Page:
Former European Central Bank vice president Lucas Papademos was named as the new Prime Minister on Thursday to head the Greek coalition government, said the office of Greek president in a statement.
Newly appointed Prime Minister of Greece Lucas Papademos speaks to media outside the Presidential Palace in central Athens, Nov. 10, 2011. Lucas Papademos, a widely-respected economist and former European Central Bank (ECB) vice president, was appointed on Thursday as the prime minister in Greece's new coalition government. [Marios Lolos/Xinhua]
The announcement was made following a four-hour meeting between political parties leaders.
Outgoing Prime Minister George Papandreou, main opposition New Democracy (ND) party leader Antonis Samaras and Popular Orthodox Rally (LAOS) President George Karatzaferis agreed on the formation of a coalition government headed by Papademos.
"The new government has been assigned to implement the Oct. 26 eurozone summit agreement and the relevant economic policies. The government will be sworn in on Friday at 14:00 local time (1200 GMT),"said the statement.
The country is "at a critical crossroads", Papademos said. The formation of the unity government "will have a crucial importance for the welfare of the Greek people."
"Greek economy still faces big challenges, despite efforts undertaken so far. The way ahead will be difficult, but I am convinced problems will be solved with unity," he said.
Papademos vowed that his country will not exit the euro zone. "I am convinced that our country's membership in the European common currency zone is a guarantee for monetary stability," he said.
Lucas Papademos, a widely-respected economist and former European Central Bank (ECB) vice president, was appointed on Thursday as the prime minister in Greece's new coalition government.
His major new task in the coming months is to implement a vital European Union (EU) aid deal to avert a Greek bankruptcy and lead the country to early general elections.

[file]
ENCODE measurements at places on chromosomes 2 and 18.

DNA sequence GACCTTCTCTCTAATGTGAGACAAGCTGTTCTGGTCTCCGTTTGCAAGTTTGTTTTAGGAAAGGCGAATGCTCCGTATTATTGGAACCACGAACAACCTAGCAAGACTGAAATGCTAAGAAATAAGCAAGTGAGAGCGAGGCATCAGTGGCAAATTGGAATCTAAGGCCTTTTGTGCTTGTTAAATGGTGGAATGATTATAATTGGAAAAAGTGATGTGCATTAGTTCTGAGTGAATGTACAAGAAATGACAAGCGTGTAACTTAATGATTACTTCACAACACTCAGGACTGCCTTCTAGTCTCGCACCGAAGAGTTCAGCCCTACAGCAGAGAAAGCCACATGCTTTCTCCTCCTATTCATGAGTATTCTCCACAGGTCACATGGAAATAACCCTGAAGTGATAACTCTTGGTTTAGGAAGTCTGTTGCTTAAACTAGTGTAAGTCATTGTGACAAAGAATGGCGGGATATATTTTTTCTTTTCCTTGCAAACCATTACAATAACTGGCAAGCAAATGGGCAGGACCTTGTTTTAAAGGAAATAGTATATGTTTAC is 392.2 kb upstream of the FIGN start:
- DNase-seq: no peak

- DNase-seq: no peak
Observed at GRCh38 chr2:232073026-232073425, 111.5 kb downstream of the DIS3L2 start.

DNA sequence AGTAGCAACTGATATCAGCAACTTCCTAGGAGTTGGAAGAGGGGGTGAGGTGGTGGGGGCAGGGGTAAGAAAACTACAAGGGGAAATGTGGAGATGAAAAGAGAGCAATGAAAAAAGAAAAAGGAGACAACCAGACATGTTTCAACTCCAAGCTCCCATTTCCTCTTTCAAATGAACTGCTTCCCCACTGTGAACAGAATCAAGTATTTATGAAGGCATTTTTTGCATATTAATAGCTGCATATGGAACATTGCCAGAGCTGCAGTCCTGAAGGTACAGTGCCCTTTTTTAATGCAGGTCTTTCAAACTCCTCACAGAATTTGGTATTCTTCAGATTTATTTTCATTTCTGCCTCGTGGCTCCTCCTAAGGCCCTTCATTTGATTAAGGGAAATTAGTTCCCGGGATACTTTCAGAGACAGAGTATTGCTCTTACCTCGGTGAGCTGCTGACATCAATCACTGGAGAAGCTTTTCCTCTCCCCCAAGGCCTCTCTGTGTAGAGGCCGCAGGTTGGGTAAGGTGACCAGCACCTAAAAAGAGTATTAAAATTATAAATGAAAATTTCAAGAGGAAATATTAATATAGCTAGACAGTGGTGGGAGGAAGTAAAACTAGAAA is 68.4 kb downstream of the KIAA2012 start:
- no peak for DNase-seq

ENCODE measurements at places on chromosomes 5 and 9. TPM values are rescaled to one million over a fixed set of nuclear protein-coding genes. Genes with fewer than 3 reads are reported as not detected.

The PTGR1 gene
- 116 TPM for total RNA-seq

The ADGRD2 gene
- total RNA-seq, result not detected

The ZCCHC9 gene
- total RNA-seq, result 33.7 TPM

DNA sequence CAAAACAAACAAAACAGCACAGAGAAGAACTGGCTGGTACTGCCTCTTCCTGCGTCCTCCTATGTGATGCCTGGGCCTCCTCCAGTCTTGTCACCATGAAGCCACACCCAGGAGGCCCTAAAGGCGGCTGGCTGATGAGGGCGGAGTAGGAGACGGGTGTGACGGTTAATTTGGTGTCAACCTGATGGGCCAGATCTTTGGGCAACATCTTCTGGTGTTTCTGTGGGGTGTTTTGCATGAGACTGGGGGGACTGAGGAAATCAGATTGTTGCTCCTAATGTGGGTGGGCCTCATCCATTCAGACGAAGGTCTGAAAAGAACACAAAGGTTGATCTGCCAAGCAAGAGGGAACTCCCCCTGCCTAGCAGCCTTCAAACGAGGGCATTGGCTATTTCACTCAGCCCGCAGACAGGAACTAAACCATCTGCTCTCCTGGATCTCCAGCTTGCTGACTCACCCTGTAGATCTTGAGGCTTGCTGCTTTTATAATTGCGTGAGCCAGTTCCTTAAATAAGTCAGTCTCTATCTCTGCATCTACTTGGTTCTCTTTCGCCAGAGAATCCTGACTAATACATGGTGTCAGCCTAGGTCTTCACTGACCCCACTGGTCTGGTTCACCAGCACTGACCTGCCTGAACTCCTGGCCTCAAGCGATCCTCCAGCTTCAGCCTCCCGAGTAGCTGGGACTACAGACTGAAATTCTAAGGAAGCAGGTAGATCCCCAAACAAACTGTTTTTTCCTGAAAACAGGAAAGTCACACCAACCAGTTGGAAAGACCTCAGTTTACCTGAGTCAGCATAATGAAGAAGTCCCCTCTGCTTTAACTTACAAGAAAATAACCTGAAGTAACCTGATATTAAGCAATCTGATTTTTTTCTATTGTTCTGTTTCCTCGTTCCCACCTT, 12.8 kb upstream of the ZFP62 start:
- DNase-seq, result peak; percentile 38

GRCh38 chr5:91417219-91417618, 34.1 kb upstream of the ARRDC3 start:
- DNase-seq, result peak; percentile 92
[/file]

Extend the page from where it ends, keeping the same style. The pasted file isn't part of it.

Born on Oct. 11, 1947 in Athens, Papademos holds a degree in Physics, a master's degree in electrical engineering and a PhD in economics from the Massachusetts Institute of Technology in the United States in the 1970s.
During his academic career, he once taught at Columbia University and Harvard University in the United States, University of Athens and Goethe University in Frankfurt.
Papademos, a member of the Academy of Athens, published many papers on macroeconomics, the function of international financial markets and monetary and economic policies in the EU.
He served as an economic advisor in the Federal Reserve Bank of Boston and the Bank of Greece in the 1980s.
In 1994, he was appointed as governor of the Bank of Greece, a post he held until 2002. During his term, Greece joined the eurozone, a step which fuelled criticism from some European counterparts after the outbreak of the Greek debt crisis over the "fixed" Greek statistics.
From 2002 until last year, he served as ECB vice president, standing next to Jean-Claude Trichet who recently stepped down from the top post, supporting strict fiscal discipline.
He has also been a member of several boards and committees in the EU institutions, such as the Financial Stability Board (FSB) and the EU Economic and Financial Committee (EFC).
In 2010, Papademos was appointed as a financial advisor to outgoing Greek Prime Minister George Papandreou.
In an article recently published in a Greek daily ahead of the Oct. 26 EU deal on further aid to Athens, he publicly expressed fear that a big "haircut" of the Greek state debt, far deeper than 21 percent loss for private holders of Greek bonds imposed under the July 21 eurozone summit agreement, "could pose risks for Greece and the eurozone, if regarded as non-voluntary."
The Oct. 26 EU deal eventually included a 50 percent "haircut" on Greek bonds which was not regarded as a credit event.
(Xinhua News Agency contributed to the story)